Clearly, the employment status of those engaged in the gig economy, and the regulatory status of the organisations with whom they engage, continue to cause issues both here and in other jurisdictions.
Review of the Role of the Inns of Court
The Bar Standards Board has begun a review of the role of the Inns of Court in the qualification of new barristers. The BSB’s new Authorisation Framework, which will assess Bar training against the principles of accessibility, affordability, flexibility and sustaining high standards, will apply to the role of the Inns and will need to describe (amongst other things) the role that the Inns will have in any requirements for qualification as a barrister.
The BSB are also launching a Pupillage Pilot later this year, in relation to pupillage supervision alongside the 2017–18 intake of pupils. You can read more here.
Pros and Cons of Pro Bono
Largely concentrating on the Cons, the blogger CrimBarrister in a post entitled I’m Not Free responds to a campaign by the Bar Council (the representative organisation for barristers in England Wales) “calling upon barristers to engage in pro bono work”. Supported by other barristers responding on twitter, the blogger points out that many if not most barristers already do large amounts of unpaid work (legal aid work is often unpaid) and does not think it is the representative body’s job to lay on a guilt trip about doing even more. Instead, it should be trying to improve the payment for the work already done. It’s a good rant but there’s a serious point behind it.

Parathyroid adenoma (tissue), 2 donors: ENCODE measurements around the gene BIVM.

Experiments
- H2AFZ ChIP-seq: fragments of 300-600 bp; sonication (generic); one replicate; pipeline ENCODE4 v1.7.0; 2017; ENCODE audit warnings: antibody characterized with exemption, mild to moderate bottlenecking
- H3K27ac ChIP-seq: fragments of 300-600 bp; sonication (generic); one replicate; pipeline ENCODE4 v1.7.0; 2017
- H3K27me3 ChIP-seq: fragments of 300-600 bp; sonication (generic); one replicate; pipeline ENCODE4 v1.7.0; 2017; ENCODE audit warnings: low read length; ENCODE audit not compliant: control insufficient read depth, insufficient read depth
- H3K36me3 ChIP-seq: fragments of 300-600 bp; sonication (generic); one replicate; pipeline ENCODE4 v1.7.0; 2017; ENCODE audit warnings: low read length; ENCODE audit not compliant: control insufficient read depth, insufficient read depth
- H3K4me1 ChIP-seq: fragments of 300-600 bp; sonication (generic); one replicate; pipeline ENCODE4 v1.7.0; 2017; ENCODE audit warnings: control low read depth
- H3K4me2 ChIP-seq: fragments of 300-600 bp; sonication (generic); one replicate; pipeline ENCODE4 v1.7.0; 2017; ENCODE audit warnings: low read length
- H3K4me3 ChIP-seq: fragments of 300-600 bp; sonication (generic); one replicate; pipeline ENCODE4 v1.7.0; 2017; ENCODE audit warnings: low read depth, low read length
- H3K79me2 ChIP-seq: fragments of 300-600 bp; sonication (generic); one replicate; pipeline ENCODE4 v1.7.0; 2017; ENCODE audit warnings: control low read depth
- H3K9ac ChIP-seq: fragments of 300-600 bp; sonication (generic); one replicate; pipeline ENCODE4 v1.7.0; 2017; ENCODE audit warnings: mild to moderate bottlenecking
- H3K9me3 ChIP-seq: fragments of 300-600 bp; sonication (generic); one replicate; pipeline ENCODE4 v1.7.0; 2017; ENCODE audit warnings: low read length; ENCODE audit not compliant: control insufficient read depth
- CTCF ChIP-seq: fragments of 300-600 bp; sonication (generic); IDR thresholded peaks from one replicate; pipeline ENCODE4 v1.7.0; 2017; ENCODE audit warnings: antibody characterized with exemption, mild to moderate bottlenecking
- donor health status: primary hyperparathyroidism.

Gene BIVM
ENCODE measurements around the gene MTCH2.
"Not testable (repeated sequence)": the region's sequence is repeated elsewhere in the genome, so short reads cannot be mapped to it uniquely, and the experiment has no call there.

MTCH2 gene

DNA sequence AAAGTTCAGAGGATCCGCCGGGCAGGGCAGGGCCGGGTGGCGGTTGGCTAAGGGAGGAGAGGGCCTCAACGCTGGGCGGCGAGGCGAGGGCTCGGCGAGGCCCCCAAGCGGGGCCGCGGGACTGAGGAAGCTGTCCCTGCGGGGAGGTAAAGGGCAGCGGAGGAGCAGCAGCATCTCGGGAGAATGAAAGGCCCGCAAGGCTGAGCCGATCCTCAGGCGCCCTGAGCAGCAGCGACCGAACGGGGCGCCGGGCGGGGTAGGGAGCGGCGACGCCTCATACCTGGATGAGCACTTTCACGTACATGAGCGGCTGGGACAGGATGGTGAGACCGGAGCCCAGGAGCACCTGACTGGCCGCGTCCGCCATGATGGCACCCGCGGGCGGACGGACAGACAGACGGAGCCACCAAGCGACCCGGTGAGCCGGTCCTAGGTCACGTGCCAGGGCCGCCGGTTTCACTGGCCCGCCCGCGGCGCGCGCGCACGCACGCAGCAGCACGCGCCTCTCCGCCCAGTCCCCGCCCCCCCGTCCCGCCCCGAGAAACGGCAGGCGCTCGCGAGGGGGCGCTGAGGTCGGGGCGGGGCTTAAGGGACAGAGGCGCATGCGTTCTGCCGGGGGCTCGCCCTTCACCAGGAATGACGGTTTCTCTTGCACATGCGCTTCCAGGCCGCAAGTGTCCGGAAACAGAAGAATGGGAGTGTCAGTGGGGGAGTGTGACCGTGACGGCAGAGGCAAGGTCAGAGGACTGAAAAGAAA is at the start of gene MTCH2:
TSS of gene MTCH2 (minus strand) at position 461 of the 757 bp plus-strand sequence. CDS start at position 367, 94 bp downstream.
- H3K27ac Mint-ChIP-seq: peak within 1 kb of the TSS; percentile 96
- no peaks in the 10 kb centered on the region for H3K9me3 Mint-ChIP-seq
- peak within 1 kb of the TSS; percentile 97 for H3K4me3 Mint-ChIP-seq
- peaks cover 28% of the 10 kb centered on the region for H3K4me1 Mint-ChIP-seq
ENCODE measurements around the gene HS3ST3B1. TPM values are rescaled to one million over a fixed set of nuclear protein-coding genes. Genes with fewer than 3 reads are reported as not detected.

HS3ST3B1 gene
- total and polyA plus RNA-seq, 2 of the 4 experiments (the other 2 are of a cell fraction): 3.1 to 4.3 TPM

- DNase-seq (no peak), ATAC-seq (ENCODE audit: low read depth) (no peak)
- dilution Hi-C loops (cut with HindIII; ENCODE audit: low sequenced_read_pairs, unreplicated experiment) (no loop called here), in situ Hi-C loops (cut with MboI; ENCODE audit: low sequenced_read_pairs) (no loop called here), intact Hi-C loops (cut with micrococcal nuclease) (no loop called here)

Indeed, why SHOULD we be expected to offer our services for nothing at all? When I had my car serviced a couple of days ago, I didn’t dream of asking the garage if they wouldn’t mind awfully doing it for nothing as it was a bit pricey and I had some other bills to pay.
At the criminal Bar we have had nothing but cuts to our fees in the last decade. The payments made to us for cases are now at around 30% less than people were getting paid for the same work 20 years ago — possibly even less than that.
Pros and Cons of Late Court Sittings
Again, I fear rather more Con than Pro, a blog by Mark George QC entitled Why Lawyers Should Reject HMCTS Early Start/Late Finish Court Scheme explains why late sitting courts are a Bad Idea. He attended a meeting of South Yorkshire criminal lawyers with civil servants from HMCTS — Her Majesty’s Courts and Tribunals Service in full — and we less than impressed.
We were told at the start of the meeting that the civil servants wanted to hear our views on the practicalities of this proposed scheme and that the scheme was definitely “not a done deal”. I know many of you cynics will immediately equate that phrase with the phrase “oh yes it is” especially when uttered by an MoJ employee.